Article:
Submarine drones carry out ice algal census
The metallic underwater drone starkly contrasted Antarctica's blue sky and blue ice. Stretching 2.5 meters long, its sleek body epitomized modern technology.
The drone was the eighth member of an international research expedition to Antarctica last October. On its maiden voyage, it mapped hundreds of meters of ice algae with an enviable ease.
Ice algae play an important role in the ecosystem at both poles. Every year, the brownish phytoplanktons beneath the sea ice herald the spring. As sunlight returns, the algae populations grow, nourishing each subsequent link in the food chain.
"There are a whole lot of organisms that are dependent on the spring growth. It only occurs in the sea ice," says Ian Hawes, professor at the University of Canterbury and primary investigator.
Hawes's research is two-fold: test large-scale sea ice sampling techniques using the drone and map ice algae.
Normally, researchers would core for insights about ice algae. Coring is difficult, especially in Antarctica where ice gets 2 meters thick. Two people drill down 1.5 meters with a two-stroke drill. They do the rest by hand. It's grueling work, and while the resulting ice core sample can contain more than 30 algae species, researchers can only cover so much ground.
"With this drone, you can measure kilometers with a high resolution, so you can get a better idea of the distribution of ice algae across the ice," says Lars Chresten Lund-Hansen, associate professor at Aarhus University and part of the research team.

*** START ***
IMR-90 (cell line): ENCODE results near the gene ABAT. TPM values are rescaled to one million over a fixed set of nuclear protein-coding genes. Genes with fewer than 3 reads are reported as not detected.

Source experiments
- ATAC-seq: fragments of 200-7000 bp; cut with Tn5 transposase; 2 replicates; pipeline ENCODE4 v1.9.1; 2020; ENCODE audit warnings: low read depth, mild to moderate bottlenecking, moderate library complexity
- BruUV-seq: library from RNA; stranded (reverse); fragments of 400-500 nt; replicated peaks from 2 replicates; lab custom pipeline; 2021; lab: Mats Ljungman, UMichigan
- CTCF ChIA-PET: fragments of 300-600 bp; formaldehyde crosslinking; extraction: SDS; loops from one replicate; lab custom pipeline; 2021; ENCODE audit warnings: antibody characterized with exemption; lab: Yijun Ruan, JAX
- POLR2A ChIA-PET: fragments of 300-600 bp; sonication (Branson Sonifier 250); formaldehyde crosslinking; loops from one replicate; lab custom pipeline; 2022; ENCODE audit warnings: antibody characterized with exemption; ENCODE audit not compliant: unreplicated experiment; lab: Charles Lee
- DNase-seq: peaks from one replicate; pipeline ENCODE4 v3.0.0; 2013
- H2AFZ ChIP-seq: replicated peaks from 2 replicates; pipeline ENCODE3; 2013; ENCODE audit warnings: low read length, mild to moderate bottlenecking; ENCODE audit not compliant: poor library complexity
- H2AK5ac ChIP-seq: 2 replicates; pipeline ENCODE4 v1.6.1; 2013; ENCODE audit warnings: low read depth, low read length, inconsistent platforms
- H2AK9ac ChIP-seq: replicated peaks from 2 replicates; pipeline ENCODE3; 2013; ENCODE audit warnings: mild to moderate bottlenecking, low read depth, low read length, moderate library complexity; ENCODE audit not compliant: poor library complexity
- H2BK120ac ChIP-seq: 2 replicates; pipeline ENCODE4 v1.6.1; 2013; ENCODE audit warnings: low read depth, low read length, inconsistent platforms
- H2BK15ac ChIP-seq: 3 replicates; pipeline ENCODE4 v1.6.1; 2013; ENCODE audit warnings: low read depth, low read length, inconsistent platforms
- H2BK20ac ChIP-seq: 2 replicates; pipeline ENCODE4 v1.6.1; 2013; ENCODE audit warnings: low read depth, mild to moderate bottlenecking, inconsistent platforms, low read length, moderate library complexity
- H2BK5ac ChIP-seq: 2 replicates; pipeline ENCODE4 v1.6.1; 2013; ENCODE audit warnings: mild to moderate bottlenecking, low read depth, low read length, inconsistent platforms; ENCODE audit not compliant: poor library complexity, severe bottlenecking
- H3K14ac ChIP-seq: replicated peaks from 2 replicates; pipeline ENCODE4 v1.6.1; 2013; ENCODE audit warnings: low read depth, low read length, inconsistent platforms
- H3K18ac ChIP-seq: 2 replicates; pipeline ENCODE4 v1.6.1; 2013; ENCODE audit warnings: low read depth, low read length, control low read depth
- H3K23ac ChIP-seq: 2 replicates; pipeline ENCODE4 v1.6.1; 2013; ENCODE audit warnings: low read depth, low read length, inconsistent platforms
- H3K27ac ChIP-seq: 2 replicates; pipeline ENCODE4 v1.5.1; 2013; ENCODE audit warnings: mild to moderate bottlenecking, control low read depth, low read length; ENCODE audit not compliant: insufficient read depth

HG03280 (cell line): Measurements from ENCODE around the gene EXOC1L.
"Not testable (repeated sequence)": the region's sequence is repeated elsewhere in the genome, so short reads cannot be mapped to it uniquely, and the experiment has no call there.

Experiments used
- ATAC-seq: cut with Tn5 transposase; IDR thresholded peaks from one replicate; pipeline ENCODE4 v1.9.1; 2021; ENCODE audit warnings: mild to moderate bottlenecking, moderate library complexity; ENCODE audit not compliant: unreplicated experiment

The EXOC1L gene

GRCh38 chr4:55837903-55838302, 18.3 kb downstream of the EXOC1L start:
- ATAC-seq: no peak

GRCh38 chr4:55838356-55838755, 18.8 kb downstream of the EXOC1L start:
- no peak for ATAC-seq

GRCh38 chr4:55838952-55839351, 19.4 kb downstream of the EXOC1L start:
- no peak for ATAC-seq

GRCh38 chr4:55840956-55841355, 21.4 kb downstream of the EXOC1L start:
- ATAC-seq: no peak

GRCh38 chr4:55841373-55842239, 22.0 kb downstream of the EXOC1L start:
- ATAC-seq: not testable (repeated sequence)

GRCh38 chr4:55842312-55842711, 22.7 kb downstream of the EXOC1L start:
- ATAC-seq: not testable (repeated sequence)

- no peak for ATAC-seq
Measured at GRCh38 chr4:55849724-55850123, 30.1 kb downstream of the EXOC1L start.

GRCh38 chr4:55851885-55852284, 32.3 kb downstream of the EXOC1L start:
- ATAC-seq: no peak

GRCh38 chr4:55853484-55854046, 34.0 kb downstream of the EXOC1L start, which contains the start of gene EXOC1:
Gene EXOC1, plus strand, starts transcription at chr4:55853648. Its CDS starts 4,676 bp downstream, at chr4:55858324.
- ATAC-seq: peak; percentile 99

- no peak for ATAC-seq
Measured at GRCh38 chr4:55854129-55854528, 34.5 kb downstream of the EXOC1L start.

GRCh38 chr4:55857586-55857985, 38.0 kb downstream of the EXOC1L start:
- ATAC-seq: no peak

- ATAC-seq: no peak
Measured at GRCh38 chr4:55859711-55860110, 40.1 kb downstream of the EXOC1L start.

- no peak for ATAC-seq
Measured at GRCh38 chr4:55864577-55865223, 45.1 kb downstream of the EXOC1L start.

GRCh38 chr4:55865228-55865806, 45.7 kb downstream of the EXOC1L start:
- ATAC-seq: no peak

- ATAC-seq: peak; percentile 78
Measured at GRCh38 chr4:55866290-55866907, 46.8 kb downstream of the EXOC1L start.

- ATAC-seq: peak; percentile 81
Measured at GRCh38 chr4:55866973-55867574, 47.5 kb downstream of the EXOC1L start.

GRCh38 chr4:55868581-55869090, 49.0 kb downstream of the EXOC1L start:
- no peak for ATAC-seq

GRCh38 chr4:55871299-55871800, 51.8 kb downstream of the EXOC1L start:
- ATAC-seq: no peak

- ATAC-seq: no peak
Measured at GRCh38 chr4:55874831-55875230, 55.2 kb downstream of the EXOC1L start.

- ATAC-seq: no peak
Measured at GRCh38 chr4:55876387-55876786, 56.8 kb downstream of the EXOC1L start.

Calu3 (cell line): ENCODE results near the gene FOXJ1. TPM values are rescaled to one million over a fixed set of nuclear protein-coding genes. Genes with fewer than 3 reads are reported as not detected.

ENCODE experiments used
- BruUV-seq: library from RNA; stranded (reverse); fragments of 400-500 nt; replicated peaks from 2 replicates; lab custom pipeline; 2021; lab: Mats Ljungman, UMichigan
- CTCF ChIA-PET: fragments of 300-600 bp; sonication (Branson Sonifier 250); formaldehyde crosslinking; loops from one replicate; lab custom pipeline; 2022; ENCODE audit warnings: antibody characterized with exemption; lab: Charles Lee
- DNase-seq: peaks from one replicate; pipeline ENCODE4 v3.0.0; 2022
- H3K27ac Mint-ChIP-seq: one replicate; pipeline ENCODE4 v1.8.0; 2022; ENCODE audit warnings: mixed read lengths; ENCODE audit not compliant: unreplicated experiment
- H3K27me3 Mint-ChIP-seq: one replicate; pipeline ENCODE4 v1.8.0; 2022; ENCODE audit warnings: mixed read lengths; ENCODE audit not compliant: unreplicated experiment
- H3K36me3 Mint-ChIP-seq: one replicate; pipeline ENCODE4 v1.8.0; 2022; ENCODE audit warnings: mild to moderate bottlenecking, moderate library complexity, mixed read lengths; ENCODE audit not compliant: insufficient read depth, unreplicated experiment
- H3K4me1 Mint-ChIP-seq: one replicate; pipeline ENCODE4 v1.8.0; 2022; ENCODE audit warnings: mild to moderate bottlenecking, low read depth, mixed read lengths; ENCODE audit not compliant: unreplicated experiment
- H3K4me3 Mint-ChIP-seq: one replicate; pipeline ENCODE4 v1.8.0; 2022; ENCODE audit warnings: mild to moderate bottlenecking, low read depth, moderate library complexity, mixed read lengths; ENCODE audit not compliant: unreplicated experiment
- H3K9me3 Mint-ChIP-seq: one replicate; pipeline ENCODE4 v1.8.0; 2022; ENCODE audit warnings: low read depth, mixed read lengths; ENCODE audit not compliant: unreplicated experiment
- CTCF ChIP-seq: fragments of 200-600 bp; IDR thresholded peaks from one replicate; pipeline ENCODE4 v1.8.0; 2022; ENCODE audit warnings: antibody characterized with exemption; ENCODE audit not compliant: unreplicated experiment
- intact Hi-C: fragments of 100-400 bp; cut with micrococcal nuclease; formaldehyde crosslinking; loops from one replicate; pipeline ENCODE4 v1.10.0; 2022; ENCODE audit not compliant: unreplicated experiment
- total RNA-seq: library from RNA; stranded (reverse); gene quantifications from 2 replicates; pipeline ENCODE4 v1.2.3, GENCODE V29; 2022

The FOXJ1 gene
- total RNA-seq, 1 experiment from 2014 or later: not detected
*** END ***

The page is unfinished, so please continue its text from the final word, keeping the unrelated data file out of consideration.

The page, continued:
The drone could easily map thousands of kilometers, though researchers stayed cautious for this first test drive, tethering it to a 1-kilometer rope.
Measuring light and sea ice roughness, the drone helped give an idea of where ice algae sit. Ice algae absorb light at specific wavelengths, so knowing how much light comes in at those wavelengths is important. Bumpier terrain, with more surface area for algae to grow on, gives another clue.
Researchers stayed busy on the 10-day expedition. Divided into a coring group and a drone group, they maximized the time with 12- to 14-hour days. Hawes often joined the coring team, helping calculate the algorithms the drone needed to make its large-scale measurements.
There were benefits.
"You could be on your 50th hole, and all you have to do is look up and realize where you are, and it's such a beautiful landscape," says Hawes.
The primary aim is to understand the ecosystem, but ice algae bear an indirect link to climate change effects.
"In the last 20 to 30 years we've seen less ice coverage in Antarctica, which means less and less ice algae," says Lund-Hansen. "And what will that mean?"
The team hopes to find out by exploring Greenland's ice algae with the drone next--hopefully equipping it with a tool to measure oxygen flux, which would indicate the sea ice community's productivity.